Mashriqi, K. (2011). Implementing Technology and Gaming Lessons in a School Library. Knowledge Quest, 40(1), 24-28.

Morino, Mario. (1997). The Impact of Technology on Youth in the 21st Century. http://www.morino.org/pdf/cdf.pdf

National Conference of State Legislatures (NCSL). (2013). Children and the internet: Laws relating to filtering, blocking and usage policies in schools and libraries. Retrieved December 1, 2013, http://www.ncsl.org/

O'Neill, J. (2012, September). You trouble: It might be funny to watch some guy jump off his roof onto a trampoline. But some say "stunt videos" encourage teens to take dangerous risks--and should be banned. Scholastic Choices, 28(1), 20. Retrieved November 30, 2013 from http://go.galegroup.com.proxy2.library.illinois.edu/ps/i.do?action=interpret&id=GALE|A310256042&v=2.1&u=uiuc_uc&it=r&p=AONE&sw=w&authCount=1

Rich, S. (2011). Smartphones replacing old-fashioned library cards. Retrieved December 1, 2013, from http://www.govtech.com/education/Smartphones-Replacing-Library-Cards.html

Rideout, V. J., & Hamel, E. (2006). The media family: Electronic media in the lives of infants, toddlers, preschoolers, and their parents. Retrieved December 1, 2013, from http://kaiserfamilyfoundation.files.wordpress.com/2013/01/7500.pdf

Rideout, V.J., Foehr, U.G., & Roberts, D.F. (2010). Generation m2: Media in the lives of 8- to 18-years-olds. Retrieved December 1, 2013, from
http://kaiserfamilyfoundation.files.wordpress.com/2013/04/8010.pdf

Rodesiler, L. (2009, July). Turn it on and turn it up: Incorporating music videos in the ELA classroom. The English Journal, 98(6), 45-48. National Council of Teachers of English. Retrieved November 3, 2013 from http://www.jstor.org.proxy2.library.illinois.edu/stable/40503458?seq=1

Rogers, Y. & Price, S. (2009). Chapter 1: How mobile technologies are changing the way children learn. In A. Druin (Ed.), Mobile technology for children: Designing for interaction and learning (2-22). Retrieved December 1, 2013, from www.library.illinois.edu

State of America's Libraries Report 2012: Social Networking//. Rep. American Library Association, 9 Apr. 2012. Web. 30 Nov. 2012. http://www.ala.org/news/mediapresscenter/americaslibraries/soal2012/social-networking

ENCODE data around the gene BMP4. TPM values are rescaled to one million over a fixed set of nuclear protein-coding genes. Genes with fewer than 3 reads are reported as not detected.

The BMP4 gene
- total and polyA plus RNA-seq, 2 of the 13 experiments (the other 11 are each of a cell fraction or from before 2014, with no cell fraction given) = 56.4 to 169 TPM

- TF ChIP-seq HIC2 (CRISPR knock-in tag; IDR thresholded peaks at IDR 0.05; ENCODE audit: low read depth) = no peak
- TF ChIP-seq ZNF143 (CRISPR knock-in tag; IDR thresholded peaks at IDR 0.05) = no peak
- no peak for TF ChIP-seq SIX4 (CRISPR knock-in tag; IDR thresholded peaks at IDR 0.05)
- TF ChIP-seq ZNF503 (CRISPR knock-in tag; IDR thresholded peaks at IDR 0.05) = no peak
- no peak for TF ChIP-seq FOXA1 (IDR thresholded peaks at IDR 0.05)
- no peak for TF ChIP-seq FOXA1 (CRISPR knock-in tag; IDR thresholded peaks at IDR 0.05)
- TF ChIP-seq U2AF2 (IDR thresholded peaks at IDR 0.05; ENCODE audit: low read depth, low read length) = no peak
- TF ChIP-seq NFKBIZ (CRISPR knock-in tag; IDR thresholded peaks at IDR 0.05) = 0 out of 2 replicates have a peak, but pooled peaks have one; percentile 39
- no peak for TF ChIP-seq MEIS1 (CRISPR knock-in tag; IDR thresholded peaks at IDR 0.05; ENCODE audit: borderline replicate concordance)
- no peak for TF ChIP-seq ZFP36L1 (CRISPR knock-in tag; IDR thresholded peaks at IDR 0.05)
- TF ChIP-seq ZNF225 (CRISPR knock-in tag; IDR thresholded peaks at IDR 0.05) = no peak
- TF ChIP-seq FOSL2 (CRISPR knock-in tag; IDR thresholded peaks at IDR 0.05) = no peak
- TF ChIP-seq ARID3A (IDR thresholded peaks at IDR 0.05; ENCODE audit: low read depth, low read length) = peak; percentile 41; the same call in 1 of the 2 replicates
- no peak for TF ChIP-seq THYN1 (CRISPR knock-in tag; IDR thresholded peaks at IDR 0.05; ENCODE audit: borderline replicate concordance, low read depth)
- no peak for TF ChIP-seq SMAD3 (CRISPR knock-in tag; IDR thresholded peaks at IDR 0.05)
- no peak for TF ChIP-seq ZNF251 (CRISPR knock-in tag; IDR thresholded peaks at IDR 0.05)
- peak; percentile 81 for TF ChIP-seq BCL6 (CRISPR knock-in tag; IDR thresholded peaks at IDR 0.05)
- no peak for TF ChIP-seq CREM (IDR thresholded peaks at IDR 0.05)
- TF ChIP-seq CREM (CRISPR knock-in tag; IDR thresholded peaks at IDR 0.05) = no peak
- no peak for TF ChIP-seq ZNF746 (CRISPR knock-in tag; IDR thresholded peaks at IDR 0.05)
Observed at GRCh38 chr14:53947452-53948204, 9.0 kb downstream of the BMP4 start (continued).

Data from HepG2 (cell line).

"Teens and Technology 2013." Pew Internet. http://pewinternet.org/Reports/2013/Teens-and-Tech.aspx

“Teens Choose Geek Out @ Your Library for 2012 Teen Tech Week Theme”. ALA News. http://americanlibrariesmagazine.org/news/ala/teens-choose-geek-out-your-library-2012-teen-tech-week-theme. (Accessed November 26, 2011).

“Teens Podcasting @ Your Library: A Getting Started Guide”. YALSA Wiki. http://wikis.ala.org/yalsa/index.php/Teens_Podcasting_@_Your_Library:_A_Getting_Started_Guide. (Accessed November 26, 2011).

"That Facebook Friend Might be 10 Years Old, and Other Troubling News." Consumer Reports. June 2011.
http://www.consumerreports.org/cro/magazine-archive/2011/june/electronics-computers/state-of-the-net/facebook-concerns/index.htm

"Video Games Lead to Faster Decisions That Are No Less Accurate". University of Rochester. September 13, 2010.
http://rochester.edu/news/show.php?id=3679.

“Virtual Worlds”. Tune In: Teen Tech Week 2008 @ your library. http://www.ala.org/yalsa/sites/ala.org.yalsa/files/content/teentechweek/ttw08/resourcesabcd/techguide_virtualworlds.pdf. (Accessed November 26, 2011).

“Virtual Worlds: A Teen Tech Week Guide”. YALSA Wiki. http://wikis.ala.org/yalsa/index.php/Virtual_Worlds:_A_Teen_Tech_Week_Guide. (Accessed November 26, 2011).